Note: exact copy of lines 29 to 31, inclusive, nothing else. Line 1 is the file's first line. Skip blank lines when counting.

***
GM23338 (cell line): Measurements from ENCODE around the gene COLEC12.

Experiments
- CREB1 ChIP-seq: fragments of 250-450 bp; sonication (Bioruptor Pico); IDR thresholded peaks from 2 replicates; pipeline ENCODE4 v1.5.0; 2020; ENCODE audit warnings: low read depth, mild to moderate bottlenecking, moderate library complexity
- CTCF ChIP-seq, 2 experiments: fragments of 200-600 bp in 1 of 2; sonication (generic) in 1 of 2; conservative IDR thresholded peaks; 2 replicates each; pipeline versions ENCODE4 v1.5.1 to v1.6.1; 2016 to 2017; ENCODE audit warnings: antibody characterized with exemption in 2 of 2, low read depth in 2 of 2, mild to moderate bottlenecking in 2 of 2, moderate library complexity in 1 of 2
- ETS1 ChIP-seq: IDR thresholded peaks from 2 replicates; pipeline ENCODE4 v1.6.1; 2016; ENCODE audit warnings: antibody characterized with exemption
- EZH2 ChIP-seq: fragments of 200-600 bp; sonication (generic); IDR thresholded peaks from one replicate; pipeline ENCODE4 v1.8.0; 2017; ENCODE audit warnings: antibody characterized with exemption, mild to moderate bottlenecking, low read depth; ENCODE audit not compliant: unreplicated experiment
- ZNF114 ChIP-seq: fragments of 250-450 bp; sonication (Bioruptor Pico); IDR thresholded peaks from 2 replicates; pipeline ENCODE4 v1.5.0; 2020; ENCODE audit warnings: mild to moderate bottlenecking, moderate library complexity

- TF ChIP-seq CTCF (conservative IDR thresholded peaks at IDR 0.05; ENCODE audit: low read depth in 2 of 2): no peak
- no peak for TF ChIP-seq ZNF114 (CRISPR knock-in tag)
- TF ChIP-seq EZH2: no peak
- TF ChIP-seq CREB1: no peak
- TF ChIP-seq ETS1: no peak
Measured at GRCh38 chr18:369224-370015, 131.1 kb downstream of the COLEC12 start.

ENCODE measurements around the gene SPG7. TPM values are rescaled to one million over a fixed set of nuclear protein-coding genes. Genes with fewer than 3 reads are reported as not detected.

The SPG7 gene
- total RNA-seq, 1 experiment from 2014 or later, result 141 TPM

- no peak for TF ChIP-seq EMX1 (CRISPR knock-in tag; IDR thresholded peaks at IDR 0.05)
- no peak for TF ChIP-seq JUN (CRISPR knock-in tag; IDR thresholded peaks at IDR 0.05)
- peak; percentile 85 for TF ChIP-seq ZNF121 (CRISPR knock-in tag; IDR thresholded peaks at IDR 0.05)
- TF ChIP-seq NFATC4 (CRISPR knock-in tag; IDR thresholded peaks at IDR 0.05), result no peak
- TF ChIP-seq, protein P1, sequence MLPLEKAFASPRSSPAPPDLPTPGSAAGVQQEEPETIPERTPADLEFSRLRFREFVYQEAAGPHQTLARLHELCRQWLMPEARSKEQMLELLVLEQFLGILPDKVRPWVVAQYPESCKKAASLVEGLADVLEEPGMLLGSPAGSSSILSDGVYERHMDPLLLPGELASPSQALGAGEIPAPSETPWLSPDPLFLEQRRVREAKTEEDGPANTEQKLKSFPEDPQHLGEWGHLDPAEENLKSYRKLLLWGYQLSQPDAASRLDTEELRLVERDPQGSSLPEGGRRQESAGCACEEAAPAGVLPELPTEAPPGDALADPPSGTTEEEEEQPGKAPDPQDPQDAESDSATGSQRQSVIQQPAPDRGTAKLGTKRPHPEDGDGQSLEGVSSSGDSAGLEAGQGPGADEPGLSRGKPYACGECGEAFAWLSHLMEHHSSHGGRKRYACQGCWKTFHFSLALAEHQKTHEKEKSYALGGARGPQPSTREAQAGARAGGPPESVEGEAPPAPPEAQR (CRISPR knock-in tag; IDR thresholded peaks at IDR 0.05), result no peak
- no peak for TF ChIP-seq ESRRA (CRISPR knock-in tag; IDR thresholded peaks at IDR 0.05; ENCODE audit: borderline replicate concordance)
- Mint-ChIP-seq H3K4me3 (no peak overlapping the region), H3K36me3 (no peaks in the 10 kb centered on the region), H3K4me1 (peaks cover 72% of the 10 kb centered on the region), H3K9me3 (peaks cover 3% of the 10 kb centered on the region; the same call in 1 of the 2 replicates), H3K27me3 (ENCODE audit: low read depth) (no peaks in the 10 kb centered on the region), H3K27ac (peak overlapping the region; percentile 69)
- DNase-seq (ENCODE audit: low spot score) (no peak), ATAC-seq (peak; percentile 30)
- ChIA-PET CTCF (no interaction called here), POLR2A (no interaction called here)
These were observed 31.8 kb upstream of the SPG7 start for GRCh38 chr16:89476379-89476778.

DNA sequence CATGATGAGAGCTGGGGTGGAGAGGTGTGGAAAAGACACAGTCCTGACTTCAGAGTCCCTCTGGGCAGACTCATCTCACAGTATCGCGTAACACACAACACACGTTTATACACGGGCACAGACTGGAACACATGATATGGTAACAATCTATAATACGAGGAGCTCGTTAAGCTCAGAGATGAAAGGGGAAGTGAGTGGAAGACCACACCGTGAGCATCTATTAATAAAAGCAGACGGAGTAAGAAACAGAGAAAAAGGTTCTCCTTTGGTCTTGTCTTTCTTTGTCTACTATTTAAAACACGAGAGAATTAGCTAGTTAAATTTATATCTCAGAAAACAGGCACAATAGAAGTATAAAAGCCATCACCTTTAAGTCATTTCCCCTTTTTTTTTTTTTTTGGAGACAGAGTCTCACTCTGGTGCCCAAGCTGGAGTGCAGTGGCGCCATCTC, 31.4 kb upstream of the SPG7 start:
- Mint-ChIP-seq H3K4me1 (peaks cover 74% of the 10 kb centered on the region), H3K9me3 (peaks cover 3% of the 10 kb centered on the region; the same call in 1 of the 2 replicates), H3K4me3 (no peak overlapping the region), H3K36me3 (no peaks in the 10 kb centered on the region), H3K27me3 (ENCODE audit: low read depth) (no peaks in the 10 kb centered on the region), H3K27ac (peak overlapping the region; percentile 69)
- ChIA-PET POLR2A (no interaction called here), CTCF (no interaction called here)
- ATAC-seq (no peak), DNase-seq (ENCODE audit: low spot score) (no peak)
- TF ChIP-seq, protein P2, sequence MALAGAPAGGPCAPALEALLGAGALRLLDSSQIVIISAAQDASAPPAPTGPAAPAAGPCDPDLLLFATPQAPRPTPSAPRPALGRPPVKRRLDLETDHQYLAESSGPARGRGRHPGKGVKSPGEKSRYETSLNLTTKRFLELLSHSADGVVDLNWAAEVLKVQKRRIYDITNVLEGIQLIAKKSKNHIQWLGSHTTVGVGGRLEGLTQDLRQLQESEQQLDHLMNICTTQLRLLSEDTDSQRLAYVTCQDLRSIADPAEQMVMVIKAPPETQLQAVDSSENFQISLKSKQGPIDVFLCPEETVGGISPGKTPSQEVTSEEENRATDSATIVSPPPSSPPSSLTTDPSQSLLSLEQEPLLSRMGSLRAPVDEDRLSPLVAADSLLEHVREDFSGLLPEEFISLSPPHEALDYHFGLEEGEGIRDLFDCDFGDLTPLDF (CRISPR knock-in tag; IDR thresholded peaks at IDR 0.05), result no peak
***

- ChIA-PET POLR2A (no interaction called here), CTCF (no interaction called here)
- ATAC-seq (no peak), DNase-seq (ENCODE audit: low spot score) (no peak)
- TF ChIP-seq, protein P2, sequence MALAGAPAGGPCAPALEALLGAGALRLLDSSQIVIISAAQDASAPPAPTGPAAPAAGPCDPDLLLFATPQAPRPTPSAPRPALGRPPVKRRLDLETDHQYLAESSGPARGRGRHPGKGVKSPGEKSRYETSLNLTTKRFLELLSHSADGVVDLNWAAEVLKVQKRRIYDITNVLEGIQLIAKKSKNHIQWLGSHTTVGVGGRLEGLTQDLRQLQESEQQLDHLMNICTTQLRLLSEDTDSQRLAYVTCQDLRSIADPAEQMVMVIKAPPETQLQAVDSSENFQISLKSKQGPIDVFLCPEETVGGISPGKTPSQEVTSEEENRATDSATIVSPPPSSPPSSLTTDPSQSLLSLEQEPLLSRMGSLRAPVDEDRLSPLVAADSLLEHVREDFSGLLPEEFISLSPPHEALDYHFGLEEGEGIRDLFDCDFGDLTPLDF (CRISPR knock-in tag; IDR thresholded peaks at IDR 0.05), result no peak